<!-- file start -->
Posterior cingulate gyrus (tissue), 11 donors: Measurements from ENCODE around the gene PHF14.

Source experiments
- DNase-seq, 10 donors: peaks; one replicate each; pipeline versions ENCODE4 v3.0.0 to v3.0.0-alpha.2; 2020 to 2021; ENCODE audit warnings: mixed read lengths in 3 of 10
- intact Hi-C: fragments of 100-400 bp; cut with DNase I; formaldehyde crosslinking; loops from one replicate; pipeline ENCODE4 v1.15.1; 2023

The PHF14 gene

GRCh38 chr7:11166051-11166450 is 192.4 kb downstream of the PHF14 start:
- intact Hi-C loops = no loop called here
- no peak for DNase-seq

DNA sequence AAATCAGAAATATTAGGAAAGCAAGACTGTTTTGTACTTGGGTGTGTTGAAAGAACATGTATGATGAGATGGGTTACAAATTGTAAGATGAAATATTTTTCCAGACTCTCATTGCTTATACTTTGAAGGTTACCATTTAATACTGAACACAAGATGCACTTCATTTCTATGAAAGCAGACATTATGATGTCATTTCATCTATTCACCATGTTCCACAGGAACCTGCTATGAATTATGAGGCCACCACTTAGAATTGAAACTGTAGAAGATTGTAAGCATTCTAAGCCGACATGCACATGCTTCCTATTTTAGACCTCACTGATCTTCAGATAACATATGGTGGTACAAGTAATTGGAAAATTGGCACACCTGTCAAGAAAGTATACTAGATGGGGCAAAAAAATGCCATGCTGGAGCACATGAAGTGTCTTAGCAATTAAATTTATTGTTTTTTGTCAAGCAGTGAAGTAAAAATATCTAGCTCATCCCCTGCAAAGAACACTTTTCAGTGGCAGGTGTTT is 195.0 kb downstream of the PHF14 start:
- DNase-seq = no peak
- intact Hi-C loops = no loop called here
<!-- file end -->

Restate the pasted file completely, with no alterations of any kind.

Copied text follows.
Posterior cingulate gyrus (tissue), 11 donors: Measurements from ENCODE around the gene PHF14.

Source experiments
- DNase-seq, 10 donors: peaks; one replicate each; pipeline versions ENCODE4 v3.0.0 to v3.0.0-alpha.2; 2020 to 2021; ENCODE audit warnings: mixed read lengths in 3 of 10
- intact Hi-C: fragments of 100-400 bp; cut with DNase I; formaldehyde crosslinking; loops from one replicate; pipeline ENCODE4 v1.15.1; 2023

The PHF14 gene

GRCh38 chr7:11166051-11166450 is 192.4 kb downstream of the PHF14 start:
- intact Hi-C loops = no loop called here
- no peak for DNase-seq

DNA sequence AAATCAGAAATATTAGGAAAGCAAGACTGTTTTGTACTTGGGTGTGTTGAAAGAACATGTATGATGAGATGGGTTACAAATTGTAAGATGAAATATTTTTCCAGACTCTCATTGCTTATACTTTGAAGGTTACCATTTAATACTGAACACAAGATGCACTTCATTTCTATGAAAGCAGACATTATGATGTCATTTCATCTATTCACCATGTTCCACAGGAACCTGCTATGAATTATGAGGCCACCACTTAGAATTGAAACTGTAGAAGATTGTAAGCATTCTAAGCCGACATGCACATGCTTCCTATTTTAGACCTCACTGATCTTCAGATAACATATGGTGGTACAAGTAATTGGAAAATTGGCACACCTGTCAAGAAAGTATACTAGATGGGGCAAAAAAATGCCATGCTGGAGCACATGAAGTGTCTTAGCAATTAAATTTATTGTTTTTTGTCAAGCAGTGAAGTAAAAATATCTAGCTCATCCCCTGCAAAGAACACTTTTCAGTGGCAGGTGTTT is 195.0 kb downstream of the PHF14 start:
- DNase-seq = no peak
- intact Hi-C loops = no loop called here